Efficacy of a single session mindfulness based intervention: A randomized clinical trial

Author: Mikael Rubin1,2, Caitlin M Fischer1, Michael J Telch1
1 Department of Psychology, Laboratory for the Study of Anxiety Disorders, University of Texas at Austin, Austin, Texas, United States of America.
2 Palo Alto University, Palo Alto, California, United States of America.
Conference/Journal: PLoS One
Date published: 2024 Mar 13
Other: Volume ID: 19 , Issue ID: 3 , Pages: e0299300 , Special Notes: doi: 10.1371/journal.pone.0299300. , Word Count: 194

Loneliness, perceived stress, depression, and anxiety have increased during the COVID-19 pandemic. Many of existing mindfulness and compassion-based intervention are effective, but are time-intensive, decreasing overall accessibility and scalability. Single-session interventions (SSIs) serve as a promising alternative. The current pre-registered randomized clinical trial evaluated a newly developed, manualized, mindfulness-based single-session intervention. 91 adults were randomly assigned to one of three conditions: (1) one-hour mindfulness only telehealth intervention; (b) one-hour mindfulness and compassion telehealth intervention; or (c) one-week waitlist control (before randomization to an active intervention). Intervention sessions were conducted by graduate students in clinical psychology. The primary outcome was self-reported loneliness; secondary outcomes were self-reported perceived stress, depression, and anxiety. Using Bayesian multilevel models, we found that compared to the waitlist-control, the inclusion of a compassion component led to meaningful reductions in perceived stress b = -3.75, 95% HDI [-6.95, -0.59], anxiety b = -3.79, 95% HDI [-6.99, -0.53], and depression b = -3.01, 95% HDI [-5.22, -0.78], but not loneliness at the 1-week follow-up. Results suggest that a single-session mindfulness and compassion intervention may lead to meaningful reductions in perceived stress, symptoms of anxiety, and symptoms of depression, but not loneliness. Implications of these findings are discussed.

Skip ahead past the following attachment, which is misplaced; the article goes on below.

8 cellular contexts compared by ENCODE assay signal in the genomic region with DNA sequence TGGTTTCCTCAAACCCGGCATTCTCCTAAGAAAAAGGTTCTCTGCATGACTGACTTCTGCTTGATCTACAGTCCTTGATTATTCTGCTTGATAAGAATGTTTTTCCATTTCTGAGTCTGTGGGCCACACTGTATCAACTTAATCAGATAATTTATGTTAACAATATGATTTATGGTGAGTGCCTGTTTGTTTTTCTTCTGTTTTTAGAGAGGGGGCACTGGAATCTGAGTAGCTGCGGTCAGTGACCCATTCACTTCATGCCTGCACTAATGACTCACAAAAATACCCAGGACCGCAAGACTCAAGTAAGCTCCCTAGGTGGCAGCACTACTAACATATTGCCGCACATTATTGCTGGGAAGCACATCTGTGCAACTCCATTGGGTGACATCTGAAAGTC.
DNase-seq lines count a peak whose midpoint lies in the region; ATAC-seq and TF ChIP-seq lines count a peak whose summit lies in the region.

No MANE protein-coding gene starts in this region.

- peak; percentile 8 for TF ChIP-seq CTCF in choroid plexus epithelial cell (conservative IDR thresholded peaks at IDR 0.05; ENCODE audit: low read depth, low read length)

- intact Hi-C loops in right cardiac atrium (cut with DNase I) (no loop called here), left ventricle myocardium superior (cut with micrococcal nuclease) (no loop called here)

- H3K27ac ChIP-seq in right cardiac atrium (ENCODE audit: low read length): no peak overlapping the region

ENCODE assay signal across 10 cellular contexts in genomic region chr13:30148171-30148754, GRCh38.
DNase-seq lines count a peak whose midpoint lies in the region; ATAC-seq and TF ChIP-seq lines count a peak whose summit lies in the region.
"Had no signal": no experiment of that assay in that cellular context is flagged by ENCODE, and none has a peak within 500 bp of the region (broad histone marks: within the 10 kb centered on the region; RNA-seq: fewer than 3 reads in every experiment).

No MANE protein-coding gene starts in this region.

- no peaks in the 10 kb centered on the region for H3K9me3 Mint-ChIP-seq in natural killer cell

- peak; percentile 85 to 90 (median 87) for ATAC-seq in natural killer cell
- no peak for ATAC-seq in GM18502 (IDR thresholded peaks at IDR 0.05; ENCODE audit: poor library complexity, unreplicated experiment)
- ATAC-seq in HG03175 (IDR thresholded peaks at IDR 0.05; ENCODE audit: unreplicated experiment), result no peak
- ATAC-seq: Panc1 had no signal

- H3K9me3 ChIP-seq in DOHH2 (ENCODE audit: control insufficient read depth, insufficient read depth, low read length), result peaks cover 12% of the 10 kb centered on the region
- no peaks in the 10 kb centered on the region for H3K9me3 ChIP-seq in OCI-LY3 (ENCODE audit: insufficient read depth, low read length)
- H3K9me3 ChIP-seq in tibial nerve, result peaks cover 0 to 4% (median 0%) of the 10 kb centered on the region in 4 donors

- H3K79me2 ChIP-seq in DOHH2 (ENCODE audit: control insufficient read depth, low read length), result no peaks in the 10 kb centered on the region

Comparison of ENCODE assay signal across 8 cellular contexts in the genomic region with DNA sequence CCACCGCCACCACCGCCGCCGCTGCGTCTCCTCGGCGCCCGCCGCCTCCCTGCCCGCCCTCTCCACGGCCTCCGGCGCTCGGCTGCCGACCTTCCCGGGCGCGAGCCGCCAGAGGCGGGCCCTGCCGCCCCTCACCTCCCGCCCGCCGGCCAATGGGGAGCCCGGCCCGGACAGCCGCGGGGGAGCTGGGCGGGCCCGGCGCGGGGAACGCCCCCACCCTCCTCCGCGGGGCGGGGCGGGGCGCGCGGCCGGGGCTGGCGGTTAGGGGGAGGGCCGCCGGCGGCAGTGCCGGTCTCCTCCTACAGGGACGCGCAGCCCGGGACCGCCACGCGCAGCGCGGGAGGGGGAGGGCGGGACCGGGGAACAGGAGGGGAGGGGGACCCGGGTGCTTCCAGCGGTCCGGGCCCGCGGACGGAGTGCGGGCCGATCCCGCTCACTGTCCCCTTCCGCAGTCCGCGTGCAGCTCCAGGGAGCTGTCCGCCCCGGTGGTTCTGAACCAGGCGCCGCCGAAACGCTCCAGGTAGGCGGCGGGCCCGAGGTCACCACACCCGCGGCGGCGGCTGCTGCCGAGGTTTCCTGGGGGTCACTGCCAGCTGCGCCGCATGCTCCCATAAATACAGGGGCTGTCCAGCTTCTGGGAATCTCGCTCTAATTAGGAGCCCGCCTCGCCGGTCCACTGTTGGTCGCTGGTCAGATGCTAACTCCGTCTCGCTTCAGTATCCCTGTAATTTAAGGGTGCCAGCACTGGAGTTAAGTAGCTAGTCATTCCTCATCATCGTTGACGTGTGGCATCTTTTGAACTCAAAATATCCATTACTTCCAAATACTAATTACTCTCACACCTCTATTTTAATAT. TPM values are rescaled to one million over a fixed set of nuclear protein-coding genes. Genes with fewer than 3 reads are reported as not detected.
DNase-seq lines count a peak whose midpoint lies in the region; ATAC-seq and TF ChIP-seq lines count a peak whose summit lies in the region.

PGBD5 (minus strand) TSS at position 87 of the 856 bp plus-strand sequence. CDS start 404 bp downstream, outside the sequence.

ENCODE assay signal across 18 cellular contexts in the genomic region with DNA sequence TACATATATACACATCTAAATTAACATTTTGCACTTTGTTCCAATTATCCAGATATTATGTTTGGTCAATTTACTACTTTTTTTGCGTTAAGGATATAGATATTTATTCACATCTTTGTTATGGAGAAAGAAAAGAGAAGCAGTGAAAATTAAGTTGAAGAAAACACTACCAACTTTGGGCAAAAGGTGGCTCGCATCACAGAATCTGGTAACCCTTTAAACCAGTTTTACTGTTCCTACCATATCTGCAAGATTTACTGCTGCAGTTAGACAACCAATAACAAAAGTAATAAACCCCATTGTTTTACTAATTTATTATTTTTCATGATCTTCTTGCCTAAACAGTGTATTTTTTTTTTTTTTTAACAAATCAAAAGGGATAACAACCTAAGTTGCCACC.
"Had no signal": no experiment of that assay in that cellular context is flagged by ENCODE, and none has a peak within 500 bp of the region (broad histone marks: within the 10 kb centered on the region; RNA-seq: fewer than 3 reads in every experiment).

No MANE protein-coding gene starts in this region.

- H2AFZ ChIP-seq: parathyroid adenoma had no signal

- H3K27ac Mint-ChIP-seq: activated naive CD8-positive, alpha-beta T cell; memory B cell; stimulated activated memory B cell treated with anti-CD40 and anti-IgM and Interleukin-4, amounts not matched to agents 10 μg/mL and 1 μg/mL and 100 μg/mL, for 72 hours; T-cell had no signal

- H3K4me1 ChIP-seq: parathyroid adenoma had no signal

PMID: 38478509 DOI: 10.1371/journal.pone.0299300